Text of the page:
If the presence of competing roots - something that anyone can set up and anyone can chose to use - were, in fact, able to cause harm then that would reflect an excessive fragility of DNS that ought to be repaired rather than left as a point of vulnerability and potential attack.

The ICANN assertion that there be exactly one set of root servers - a catholic root - is both contrary to the end-to-end principle and the natural desire of people to form communities, often communities based on a common language and thus common space of names.

Just as it takes two to tango it takes two to cause a naming inconsistency.  And ICANN has on at least one occassions knowingly intruduced inconsistencies - when ICANN introduced .biz on top of a prior established use of that name in other DNS root zones.

How are such inconsistencies to be resolved?

There are several methods.

There is the method of having a mini-government or god of names, such as ICANN has become.

There is the method of lawsuits over trademarks - a method that works only to the extent that name spaces can be considered as trademark-able.

Then there is the method of allowing users (or their agent’s, i.e. ISPs) to chose.

I prefer that third method.

Has the internet become a Procrustean world in which users are denied the right and ability to shape their own internet landscape of names?

The human desire to communicate creates a force that will cause undesired inconsistencies in names to wither and fade.  But that fading of inconsistencies does not necessarily mean that the sets of root servers that act as the portals into those name spaces need to become one.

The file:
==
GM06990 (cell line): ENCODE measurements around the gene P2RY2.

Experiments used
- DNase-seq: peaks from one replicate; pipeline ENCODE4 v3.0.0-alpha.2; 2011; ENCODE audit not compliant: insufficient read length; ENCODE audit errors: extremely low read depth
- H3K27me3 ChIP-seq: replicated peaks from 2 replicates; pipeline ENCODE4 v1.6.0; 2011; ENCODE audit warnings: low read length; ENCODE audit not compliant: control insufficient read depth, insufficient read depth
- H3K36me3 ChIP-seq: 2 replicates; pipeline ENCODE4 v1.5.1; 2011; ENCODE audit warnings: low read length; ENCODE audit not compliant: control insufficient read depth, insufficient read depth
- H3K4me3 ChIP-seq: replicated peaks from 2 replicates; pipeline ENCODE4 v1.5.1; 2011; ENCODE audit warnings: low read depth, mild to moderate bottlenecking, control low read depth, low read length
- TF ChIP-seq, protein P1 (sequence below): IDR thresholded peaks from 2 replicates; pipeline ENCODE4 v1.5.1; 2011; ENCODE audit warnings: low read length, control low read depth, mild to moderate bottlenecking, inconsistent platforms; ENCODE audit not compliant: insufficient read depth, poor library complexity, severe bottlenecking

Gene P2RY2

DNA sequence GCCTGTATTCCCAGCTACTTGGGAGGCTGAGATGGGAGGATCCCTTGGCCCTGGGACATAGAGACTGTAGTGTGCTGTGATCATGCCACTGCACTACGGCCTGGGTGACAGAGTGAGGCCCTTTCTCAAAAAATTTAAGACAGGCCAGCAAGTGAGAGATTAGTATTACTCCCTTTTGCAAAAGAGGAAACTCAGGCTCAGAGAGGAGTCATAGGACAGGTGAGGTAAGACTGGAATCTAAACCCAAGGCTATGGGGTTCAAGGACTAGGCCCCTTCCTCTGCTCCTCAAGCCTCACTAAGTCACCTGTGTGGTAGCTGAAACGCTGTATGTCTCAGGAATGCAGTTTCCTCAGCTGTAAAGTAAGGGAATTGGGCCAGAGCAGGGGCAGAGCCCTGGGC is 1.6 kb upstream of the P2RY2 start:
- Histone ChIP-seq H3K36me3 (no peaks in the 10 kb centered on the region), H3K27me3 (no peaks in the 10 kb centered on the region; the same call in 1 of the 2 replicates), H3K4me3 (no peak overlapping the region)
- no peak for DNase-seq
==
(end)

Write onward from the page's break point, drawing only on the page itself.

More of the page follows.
One can go further and suggest that it is possible for end users to bypass the whole issue of which system of roots to use.  A while back there was a system called “Grass Roots” - it was a web based package that let users pick and chose the TLDs they wanted to include in their view of the internet name space.  In cases of conflicts the user got to chose which version he/she wanted.  The result was a body of information that let the user act as his/her own root.  (The system also allowed the underlying server information to be periodically refreshed.)  This system worked quite nicely.

Joi Ito  –  Jul 22, 2005 9:44 AM

There are several methods.

There is the method of having a mini-government or god of names, such as ICANN has become.

There is the method of lawsuits over trademarks - a method that works only to the extent that name spaces can be considered as trademark-able.

Then there is the method of allowing users (or their agent’s, i.e. ISPs) to chose.

I prefer that third method.

In many countries, the government controls the ISPs. Also, ISPs compete with each other. I would hate to have to ask questions like, “What ISP do I have to join to access your service?” “What is your address on my ISP and how do I access your service?” “How do send email to you from my ISP?” “In country X, you can’t access our service because they have blocked it.” Doesn’t scenario 3 cause this kind of addressing fragmentation?

Also, doesn’t this give an enormous amount of power to the big ISPs? Won’t Microsoft take over an ISP and only allow access to “trusted” domains?

Suresh Ramasubramanian  –  Jul 26, 2005 3:25 PM

competition policy is one of the main concerns with the way this is moving.

lots of countries have government owned majority telcos with an [un]healthy interest in preserving their monopoly, and in the position of competing with other ISPs in the country who are also forced to be their customers.


recommended reading I’d say